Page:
Success gurus can say a thing or two about waking up early in the morning and squeezing in a workout or two but the fact is, it’s very hard to do. 

It takes so much energy to try and convince yourself to run early in the morning which may stress you out. If you don’t like the idea of running right after waking up, you don’t have to. Working out after a good breakfast or in the afternoon is just as good as working out first thing in the morning. 

Increased Risk For Injury

Since your body’s core temperature is low in the morning, your muscles are cold and unprepared for an intense activity. In addition, it’s easy to take a misstep when you’re less alert, therefore, potentially increasing the risk for injury. 

How To Run Right After Waking Up

Working out at any time of the day is just as good as working out first thing in the morning. But, if for some reason you need or want to run right after waking up, you can do these helpful tips so you can be more alert and energized for your morning run. 

Improve Your Sleeping Habits

Your alertness and energy level largely depends on your sleep. According to Dr. Matthew Walker, author of Why We Sleep,  adults need to get 7-9 hours of sleep each night. The quality of sleep is also as important as the amount of sleep. He suggests keeping your room dark and your gadgets away before bedtime to trigger your body to sleep mode.

Also, being consistent with your sleeping and waking time is paramount to a good sleeping habit. 

If you want to learn more about sleep, you can listen to Why We Sleep on Audible for FREE by signing up to Audible’s 30-day FREE TRIAL. You can cancel anytime.

Get Sunlight Right After Waking Up  and On the Afternoon

Sunlight is our body’s way of determining our waking and sleeping time. In an episode of the Huberman Labs Podcast, Dr. Huberman discussed the importance of getting morning sunlight right after waking up to signal our bodies and induce alertness. 

Doing so for multiple mornings signals our bodies to release epinephrine nearing wake up time resulting in alertness. 

Prepare Your Running Gear The Night Before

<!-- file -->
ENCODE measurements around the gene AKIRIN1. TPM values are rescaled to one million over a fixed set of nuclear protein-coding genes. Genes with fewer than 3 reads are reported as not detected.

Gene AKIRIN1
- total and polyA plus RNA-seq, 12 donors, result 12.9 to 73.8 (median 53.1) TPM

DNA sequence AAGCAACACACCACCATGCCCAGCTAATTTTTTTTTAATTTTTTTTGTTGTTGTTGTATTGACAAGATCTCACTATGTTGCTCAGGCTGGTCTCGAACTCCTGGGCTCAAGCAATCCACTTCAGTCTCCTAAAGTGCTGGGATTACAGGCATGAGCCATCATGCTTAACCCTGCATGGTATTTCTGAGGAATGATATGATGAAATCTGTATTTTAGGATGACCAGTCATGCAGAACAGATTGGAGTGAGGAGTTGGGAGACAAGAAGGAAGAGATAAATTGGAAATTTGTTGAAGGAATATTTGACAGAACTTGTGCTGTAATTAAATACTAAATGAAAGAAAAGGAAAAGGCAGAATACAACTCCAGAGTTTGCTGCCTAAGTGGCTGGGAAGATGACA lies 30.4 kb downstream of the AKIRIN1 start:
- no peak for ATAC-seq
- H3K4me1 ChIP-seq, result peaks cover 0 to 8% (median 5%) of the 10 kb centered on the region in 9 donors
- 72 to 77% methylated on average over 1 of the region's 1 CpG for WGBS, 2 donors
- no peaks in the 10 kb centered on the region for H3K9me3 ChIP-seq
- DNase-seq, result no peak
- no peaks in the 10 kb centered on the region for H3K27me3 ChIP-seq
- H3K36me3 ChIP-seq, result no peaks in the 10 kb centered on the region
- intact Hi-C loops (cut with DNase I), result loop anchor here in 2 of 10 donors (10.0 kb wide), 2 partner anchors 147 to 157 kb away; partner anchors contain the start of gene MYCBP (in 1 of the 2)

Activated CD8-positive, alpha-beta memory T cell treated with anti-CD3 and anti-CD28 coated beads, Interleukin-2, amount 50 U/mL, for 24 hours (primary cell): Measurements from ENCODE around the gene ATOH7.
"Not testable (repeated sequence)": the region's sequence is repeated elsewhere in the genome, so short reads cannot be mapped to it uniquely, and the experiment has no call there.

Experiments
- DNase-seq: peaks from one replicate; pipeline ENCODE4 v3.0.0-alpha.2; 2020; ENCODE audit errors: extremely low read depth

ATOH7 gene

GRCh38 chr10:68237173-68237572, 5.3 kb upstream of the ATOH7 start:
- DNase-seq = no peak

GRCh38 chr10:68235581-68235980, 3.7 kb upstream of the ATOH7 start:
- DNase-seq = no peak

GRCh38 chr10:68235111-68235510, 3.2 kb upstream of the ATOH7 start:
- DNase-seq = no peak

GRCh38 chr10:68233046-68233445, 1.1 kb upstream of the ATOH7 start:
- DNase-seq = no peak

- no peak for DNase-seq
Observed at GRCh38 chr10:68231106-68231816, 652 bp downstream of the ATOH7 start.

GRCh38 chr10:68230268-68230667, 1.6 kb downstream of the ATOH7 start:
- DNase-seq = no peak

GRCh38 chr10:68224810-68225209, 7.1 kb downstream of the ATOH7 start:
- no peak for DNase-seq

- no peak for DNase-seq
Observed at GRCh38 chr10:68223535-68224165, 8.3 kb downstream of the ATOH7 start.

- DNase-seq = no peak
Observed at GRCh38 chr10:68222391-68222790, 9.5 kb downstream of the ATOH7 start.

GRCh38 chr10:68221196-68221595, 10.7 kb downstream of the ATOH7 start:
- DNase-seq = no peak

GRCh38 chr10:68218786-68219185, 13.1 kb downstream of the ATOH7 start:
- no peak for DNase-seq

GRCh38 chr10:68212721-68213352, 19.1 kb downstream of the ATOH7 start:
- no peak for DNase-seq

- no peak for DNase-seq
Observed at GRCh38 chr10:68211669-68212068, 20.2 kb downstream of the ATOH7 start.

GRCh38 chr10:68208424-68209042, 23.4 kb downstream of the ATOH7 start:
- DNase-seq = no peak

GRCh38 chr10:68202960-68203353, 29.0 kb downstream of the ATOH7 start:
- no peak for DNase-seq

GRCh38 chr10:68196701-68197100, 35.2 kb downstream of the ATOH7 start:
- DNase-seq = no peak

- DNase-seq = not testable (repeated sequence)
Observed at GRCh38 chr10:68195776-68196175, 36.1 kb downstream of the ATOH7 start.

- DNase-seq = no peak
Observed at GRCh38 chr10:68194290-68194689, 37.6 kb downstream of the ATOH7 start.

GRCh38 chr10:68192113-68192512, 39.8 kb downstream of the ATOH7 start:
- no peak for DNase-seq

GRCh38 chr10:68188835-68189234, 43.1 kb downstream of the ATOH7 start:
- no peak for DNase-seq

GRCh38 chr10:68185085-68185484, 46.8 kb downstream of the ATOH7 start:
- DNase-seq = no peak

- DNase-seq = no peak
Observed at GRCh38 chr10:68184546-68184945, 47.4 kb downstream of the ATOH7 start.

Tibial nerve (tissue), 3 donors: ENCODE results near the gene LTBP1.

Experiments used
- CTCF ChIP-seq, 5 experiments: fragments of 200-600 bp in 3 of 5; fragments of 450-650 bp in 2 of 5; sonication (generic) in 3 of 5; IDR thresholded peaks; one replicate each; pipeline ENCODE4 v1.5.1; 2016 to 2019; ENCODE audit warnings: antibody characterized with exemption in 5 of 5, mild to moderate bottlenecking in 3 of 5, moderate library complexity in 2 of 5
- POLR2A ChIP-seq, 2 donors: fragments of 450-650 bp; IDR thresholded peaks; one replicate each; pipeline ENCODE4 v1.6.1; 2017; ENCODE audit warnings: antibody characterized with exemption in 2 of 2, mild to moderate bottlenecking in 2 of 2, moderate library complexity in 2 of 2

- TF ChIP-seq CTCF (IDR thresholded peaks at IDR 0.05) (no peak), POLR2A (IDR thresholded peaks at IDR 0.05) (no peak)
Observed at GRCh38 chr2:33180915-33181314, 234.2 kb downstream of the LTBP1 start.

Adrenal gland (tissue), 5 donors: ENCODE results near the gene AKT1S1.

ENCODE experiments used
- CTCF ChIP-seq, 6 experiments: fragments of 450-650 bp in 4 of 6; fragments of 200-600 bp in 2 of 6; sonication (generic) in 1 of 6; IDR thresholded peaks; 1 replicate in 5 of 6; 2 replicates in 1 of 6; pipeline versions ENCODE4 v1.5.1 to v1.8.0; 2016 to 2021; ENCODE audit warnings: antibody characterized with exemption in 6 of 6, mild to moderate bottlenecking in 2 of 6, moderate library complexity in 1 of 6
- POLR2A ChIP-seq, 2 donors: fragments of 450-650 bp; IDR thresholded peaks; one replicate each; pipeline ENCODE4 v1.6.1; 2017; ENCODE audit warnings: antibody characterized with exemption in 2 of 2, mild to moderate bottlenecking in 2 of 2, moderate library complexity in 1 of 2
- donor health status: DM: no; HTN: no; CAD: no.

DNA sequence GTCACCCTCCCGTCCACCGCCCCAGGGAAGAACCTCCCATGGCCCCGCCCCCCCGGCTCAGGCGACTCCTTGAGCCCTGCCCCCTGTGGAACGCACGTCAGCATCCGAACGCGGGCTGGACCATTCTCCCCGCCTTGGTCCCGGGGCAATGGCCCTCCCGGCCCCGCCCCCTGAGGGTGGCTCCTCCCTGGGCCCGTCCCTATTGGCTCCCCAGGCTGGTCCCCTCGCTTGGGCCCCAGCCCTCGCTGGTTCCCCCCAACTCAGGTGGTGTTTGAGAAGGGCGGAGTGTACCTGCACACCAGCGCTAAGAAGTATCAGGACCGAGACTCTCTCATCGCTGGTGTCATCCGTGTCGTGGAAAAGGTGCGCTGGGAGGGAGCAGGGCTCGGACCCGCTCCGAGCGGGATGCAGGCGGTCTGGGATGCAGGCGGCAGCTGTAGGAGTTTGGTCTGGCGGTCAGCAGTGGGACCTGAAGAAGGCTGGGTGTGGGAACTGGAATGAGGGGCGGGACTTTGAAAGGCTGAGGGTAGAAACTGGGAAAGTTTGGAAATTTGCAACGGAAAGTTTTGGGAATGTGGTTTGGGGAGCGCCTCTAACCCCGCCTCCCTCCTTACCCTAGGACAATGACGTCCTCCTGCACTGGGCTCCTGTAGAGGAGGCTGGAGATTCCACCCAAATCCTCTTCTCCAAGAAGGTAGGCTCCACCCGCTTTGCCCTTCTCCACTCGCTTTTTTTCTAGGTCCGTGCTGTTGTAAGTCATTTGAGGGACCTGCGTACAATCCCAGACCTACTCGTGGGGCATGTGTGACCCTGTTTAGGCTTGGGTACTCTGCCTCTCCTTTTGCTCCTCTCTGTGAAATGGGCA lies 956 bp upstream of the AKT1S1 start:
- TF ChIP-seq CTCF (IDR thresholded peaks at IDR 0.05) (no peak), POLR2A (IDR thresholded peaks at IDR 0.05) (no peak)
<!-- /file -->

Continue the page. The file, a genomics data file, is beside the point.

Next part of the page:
To do something hard (like running in the morning), you have to take the path of least resistance. One way to reduce resistance is by preparing your running gear ahead or sleeping in them. This way, you remove one thing that may cause you to procrastinate  — looking for your running gear. 

What I usually do the night before a morning run is I wear my running clothes to bed and place my socks and shoes at the bottom of my bed. That way, I’m building the habit of wearing my running shoes every morning which leads to running. 

Put Your Alarm Clock Far From Your Bed

One trick that I learned from a good friend is to put your alarm clock away from your bed, or better yet, on a hard-to-reach spot. That way, when your alarm goes off, you’ll have to go through lengths just to hit snooze or stop.

Have an Accountability Buddy

Find a friend or a family member who wants to do the same thing as you. If you can’t find any, make a deal with anyone in your household to hold you accountable for not running. Buy him lunch if you said you were gonna run but didn’t. 

Drink Up

Make sure you’re well-hydrated before you run by drinking a glass of water. Then, continue drinking water while you run. If you want to keep your hands free while running, there’s a lot of ways to carry your water while you run. 


You’re body’s not prepared to go into an intense bout of exercise right after waking up. The best way to prepare it is by getting a good 5-10 mins of warm-up with low to moderate intensity composed of dynamic movements.

This will help keep you out of injury and prepare your body for exercise. 

Here’s the warm-up routine that I do before my morning run:

5 rounds
10 inchworms
10 meters zombie walk 
20 high knees
20 butt kicks

Drink Coffee

There’s a lot of debate whether or not a cup of coffee breaks the fast, but if you need a cup to keep you alert before a run then you should consider doing it.

Final Thoughts

Although running first thing in the morning has some advantages, you don’t have to do it if you’re not comfortable doing it. Running any time of the day or when you’re most comfortable with is as good as running early in the morning. 

More importantly, focus on the consistency of your runs. Pick a time when you’re most comfortable and run religiously. There’s a lot of benefits associate with running regularly.

Nicho Mauricio

Running wasn't always my favorite sport. I was a CrossFit athlete and I loved every bit of it. But since the pandemic began, I was forced to stay away from the gym and train at home instead. Things got boring. That's when I decided to trail run with my friends. I instantly got hooked. So I started training and researching all things running. As a beginner, I want to buy only the best running gear and do only the best practices. This blog is where I share what I've learned in my journey and my experiences as a runner.